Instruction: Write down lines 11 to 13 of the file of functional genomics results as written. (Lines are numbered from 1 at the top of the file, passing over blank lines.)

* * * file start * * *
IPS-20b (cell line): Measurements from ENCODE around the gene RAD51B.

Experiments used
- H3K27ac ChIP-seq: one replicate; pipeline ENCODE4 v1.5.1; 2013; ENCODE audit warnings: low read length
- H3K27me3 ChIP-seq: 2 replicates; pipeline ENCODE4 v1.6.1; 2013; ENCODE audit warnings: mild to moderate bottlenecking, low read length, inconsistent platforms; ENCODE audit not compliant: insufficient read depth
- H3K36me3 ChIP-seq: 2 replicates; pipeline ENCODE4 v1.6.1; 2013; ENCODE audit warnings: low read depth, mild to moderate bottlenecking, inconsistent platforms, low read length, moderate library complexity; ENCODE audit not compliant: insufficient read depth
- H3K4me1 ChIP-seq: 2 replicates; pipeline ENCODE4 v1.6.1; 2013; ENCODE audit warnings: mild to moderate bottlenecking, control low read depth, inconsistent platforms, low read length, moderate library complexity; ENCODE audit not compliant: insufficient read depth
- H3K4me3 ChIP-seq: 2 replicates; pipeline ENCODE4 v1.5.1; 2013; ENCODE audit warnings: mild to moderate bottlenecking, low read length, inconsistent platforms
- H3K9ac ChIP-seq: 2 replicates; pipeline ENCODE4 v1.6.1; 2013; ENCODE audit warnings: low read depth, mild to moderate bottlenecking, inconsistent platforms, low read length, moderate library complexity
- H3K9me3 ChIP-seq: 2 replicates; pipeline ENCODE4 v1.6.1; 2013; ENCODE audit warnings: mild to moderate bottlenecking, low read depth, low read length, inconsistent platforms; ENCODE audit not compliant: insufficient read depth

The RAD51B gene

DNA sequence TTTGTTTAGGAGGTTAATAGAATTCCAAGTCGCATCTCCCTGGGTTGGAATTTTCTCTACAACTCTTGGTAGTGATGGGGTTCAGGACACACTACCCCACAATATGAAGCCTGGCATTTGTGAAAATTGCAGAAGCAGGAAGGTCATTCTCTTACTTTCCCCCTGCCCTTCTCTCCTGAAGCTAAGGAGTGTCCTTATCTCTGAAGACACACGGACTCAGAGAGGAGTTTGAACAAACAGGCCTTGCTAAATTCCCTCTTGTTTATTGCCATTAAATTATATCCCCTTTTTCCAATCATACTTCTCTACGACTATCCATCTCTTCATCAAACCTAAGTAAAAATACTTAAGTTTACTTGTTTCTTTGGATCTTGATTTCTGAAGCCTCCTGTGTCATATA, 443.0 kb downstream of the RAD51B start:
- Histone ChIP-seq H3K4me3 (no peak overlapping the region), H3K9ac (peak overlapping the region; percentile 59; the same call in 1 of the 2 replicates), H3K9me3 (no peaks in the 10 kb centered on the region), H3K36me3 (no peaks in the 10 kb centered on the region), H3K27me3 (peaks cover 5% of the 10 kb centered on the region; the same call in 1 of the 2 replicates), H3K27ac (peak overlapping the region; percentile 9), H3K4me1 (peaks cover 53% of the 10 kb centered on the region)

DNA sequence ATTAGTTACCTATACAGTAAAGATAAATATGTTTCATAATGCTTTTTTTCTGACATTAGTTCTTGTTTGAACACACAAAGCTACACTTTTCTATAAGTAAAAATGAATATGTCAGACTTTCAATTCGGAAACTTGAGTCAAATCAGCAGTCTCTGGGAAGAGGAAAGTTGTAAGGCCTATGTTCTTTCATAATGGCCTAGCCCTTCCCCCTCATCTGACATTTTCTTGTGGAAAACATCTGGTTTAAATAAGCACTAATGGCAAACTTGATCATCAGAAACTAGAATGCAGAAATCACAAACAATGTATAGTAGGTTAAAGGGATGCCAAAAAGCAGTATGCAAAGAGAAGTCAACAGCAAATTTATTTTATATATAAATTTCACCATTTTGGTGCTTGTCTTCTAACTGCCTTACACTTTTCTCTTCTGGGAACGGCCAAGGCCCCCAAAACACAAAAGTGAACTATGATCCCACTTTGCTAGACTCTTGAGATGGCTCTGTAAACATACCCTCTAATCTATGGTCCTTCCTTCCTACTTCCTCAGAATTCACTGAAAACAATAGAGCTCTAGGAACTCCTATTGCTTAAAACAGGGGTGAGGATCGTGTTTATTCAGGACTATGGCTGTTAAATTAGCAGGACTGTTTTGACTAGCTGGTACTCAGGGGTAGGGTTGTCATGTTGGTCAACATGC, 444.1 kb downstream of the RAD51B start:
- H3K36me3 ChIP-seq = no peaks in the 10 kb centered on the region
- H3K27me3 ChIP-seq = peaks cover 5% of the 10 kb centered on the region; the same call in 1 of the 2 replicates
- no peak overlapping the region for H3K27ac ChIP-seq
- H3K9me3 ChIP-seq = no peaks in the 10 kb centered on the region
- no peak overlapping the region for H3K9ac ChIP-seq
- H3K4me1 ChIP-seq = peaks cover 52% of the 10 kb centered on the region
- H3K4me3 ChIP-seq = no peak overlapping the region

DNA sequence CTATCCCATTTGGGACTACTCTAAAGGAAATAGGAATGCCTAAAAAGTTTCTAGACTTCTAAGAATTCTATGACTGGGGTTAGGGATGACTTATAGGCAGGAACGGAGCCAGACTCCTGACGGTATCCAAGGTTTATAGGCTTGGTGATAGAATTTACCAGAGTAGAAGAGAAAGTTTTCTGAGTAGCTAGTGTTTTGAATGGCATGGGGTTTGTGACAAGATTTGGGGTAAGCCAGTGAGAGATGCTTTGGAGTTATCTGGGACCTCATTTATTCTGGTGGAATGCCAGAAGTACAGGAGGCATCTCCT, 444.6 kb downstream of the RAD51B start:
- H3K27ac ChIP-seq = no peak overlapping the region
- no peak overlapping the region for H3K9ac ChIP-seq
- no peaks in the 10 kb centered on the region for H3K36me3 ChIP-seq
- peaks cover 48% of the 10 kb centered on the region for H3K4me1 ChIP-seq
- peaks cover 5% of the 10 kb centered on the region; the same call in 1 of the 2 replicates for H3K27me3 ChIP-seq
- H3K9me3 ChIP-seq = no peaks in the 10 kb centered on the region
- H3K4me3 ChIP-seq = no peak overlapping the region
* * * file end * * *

DNA sequence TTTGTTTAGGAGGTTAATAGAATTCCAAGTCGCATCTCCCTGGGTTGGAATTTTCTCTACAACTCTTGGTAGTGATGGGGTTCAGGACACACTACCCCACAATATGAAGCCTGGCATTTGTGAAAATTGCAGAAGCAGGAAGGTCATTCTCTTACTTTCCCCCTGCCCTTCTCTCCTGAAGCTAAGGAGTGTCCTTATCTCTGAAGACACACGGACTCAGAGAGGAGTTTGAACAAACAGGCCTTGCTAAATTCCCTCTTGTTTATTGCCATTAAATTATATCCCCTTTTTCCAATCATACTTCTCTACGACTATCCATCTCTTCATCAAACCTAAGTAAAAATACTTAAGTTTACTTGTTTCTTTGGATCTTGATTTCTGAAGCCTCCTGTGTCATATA, 443.0 kb downstream of the RAD51B start:
- Histone ChIP-seq H3K4me3 (no peak overlapping the region), H3K9ac (peak overlapping the region; percentile 59; the same call in 1 of the 2 replicates), H3K9me3 (no peaks in the 10 kb centered on the region), H3K36me3 (no peaks in the 10 kb centered on the region), H3K27me3 (peaks cover 5% of the 10 kb centered on the region; the same call in 1 of the 2 replicates), H3K27ac (peak overlapping the region; percentile 9), H3K4me1 (peaks cover 53% of the 10 kb centered on the region)

DNA sequence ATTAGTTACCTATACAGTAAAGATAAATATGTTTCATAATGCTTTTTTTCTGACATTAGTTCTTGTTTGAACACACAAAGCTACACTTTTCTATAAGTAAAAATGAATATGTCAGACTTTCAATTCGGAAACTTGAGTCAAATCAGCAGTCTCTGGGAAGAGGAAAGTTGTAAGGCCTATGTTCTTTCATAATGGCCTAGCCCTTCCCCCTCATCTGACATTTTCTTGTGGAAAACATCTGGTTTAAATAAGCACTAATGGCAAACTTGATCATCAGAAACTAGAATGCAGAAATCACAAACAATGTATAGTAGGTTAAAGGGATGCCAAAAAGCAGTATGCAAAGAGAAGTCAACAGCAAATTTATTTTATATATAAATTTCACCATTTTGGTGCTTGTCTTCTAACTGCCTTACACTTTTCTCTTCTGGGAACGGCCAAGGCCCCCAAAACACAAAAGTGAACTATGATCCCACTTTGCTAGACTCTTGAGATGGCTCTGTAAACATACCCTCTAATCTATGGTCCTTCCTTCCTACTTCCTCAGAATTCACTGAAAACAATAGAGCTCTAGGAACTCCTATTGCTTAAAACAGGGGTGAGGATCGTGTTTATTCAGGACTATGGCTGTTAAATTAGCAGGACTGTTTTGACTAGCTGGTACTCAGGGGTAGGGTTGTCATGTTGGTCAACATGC, 444.1 kb downstream of the RAD51B start: